6 Food Myths That Must Be Amended

    Myth: Coffee Could Cause Cancer

    Yes, rumor has it that coffee is linked to cancer. It has been criticized that way on several occasions. Case point: certain research in the late 1970s pointed caffeine as the reason cysts grew in breast tissue. Because of that, it raised concerns amongst women who developed cysts and later diagnosed to have breast cancer.

    Years after, a study in the US revealed that there was a linked between pancreatic cancer and coffee.

    Good thing was that other scientists took some time to look into this matter and researched on whether or not coffee could really cause those cancers. They utilized superior research methods and studied larger groups of individuals. And they found no correlation. Nada.

    Then, major studies have conducted to evaluate and examine the risk of other cancer among those who frequently drink coffee but they didn’t find any. In fact, they found the opposite. When researchers reviewed 17 studies about coffee, they were surprised to know that those people who drank up coffee regularly have reduced their risk of colon cancer. And this included decaffeinated drink and tea.

    Coffee, too, is good at protecting against Parkinson’s disease and type 2 diabetes. However, in order to get the benefits of coffee to protect against diabetes, you’ll have to drink more than 6 cups of coffee each day. But such amount may cause high blood pressure. However, studies revealed that coffee drinkers didn’t experience a rise in their blood pressure level. That’s good to know.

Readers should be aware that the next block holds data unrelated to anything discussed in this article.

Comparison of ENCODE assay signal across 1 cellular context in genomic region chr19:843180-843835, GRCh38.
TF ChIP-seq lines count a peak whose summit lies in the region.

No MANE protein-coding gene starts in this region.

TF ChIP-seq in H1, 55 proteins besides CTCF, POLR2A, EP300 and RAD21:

6 Food Myths That Must Be Amended

    Myth: Nuts Could Make You Fat

    Even though nuts contain high amount of healthy fats, they don’t raise your cholesterol or other blood fats. Apart from that, they’re an excellent source of fiber and nutrients, like magnesium, folate, vitamin E and copper. If you eat a small handful of nuts each day, then you’re less likely to have heart attacks. If you want to eat a peanut butter, however, you must opt for the unprocessed one. And if you spread it on a bread, use the wholegrain bread. In this way, you’ll be able to lower your risk of type 2 diabetes.